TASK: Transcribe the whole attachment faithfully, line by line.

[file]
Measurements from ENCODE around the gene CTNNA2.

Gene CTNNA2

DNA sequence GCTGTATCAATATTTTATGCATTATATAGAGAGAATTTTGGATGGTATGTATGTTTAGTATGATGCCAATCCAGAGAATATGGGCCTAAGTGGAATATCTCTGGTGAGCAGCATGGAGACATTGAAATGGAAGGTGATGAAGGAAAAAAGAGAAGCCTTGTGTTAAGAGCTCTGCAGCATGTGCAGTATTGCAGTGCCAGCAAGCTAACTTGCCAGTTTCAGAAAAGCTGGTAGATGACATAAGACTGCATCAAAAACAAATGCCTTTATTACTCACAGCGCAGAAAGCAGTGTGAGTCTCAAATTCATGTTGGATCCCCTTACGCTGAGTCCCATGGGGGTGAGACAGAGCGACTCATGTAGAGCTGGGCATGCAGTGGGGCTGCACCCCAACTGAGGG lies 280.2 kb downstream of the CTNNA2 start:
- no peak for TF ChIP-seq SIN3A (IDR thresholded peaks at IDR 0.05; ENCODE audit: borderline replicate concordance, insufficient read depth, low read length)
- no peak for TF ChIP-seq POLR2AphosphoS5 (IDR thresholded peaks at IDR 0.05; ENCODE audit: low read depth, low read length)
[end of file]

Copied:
Measurements from ENCODE around the gene CTNNA2.

Gene CTNNA2

DNA sequence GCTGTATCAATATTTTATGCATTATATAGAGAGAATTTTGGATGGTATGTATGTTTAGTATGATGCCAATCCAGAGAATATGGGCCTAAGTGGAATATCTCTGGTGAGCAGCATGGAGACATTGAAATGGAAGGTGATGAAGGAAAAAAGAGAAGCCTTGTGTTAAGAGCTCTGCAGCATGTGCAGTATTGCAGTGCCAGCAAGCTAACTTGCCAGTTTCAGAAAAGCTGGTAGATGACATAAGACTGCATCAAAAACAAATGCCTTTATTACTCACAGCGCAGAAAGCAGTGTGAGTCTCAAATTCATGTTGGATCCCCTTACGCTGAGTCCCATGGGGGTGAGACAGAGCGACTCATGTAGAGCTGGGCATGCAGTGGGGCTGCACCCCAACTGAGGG lies 280.2 kb downstream of the CTNNA2 start:
- no peak for TF ChIP-seq SIN3A (IDR thresholded peaks at IDR 0.05; ENCODE audit: borderline replicate concordance, insufficient read depth, low read length)
- no peak for TF ChIP-seq POLR2AphosphoS5 (IDR thresholded peaks at IDR 0.05; ENCODE audit: low read depth, low read length)